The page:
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Gazprom | 1:12
A 703-METRE skyscraper has been proposed for St Petersburg, Russia. If constructed it would become the world’s second tallest building, taking the place
of the 632-metre Shanghai Tower and exceeding the nearly complete 644-metre Merdeka PNB 118 in Malaysia.
While not quite reaching 828-metres - the height of the world’s current tallest building the Burj Khalifa - the proposed skyscraper would have the world’s highest occupiable floor at 590-metres - as the Burj is crowned by a nearly 200-metre uninhabitable spire.
The height is also symbolic, with 703-metres representing “the year in which the great city with an enormous wealth of culture and history and a unique spirit was founded,” said Chairman of the Gazprom Management Committee Alexey Miller.
Called Lakhta Centre II, the 150-floor tower would be constructed near the original Lakhta Centre - Europe’s current tallest building - on the outskirts of St Petersburg.
Above: Lakhta Centre II would be built on the outskirts of St Petersburg. Image courtesy of Gazprom.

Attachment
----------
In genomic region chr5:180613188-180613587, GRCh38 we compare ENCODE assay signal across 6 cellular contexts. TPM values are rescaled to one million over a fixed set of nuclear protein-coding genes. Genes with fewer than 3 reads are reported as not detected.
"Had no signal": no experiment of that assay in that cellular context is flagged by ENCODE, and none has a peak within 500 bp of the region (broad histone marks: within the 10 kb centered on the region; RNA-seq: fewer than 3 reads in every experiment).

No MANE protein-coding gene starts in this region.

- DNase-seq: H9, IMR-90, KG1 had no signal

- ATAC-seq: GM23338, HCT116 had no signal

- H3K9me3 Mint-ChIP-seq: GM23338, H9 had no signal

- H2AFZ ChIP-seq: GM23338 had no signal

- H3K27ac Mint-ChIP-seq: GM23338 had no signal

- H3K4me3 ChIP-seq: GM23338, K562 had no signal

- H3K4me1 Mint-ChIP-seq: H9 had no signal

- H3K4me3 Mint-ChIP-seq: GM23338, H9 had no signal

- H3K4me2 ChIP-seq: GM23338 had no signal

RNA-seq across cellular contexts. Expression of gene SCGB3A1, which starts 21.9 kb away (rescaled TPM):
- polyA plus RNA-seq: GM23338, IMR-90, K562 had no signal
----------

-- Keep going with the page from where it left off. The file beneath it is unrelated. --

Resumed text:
Both buildings would be owned by Gazprom, a Russian energy giant.
The company said in a meeting with the St Petersburg city government on 25 May 2021 that the tower would be financed “outside the scope of Gazprom's investment program by a special-purpose company unaffiliated with Gazprom” and that Lakhta Centre II would be built on land provided by the company.
Like the original Lakhta Centre, this companion skyscraper is designed by Scottish architect Tony Kettle.
Kettle won a competition to design the original building in 2006 when he worked at architectural firm RMJM, he is now design lead at the Kettle Collective.
Above: What the 703-metre megatall will look like on the St Petersburg skyline. Image courtesy of Gazprom.
"The new Lakhta Centre will be a template of sustainable design for global high-rise projects,” Kettle has said in a press release.
"It will have the best-in-class low energy design and a mix of uses that will create a vertical atrium space with a vibrant centre as the heart for this new business district.
"The design is both aesthetic and functional as it will reduce considerable wind forces that will impact the structure, in turn reducing the size of structural elements required within the building."
Kettle is also behind the Falkirk Wheel and is one of the UK’s most prominent architects.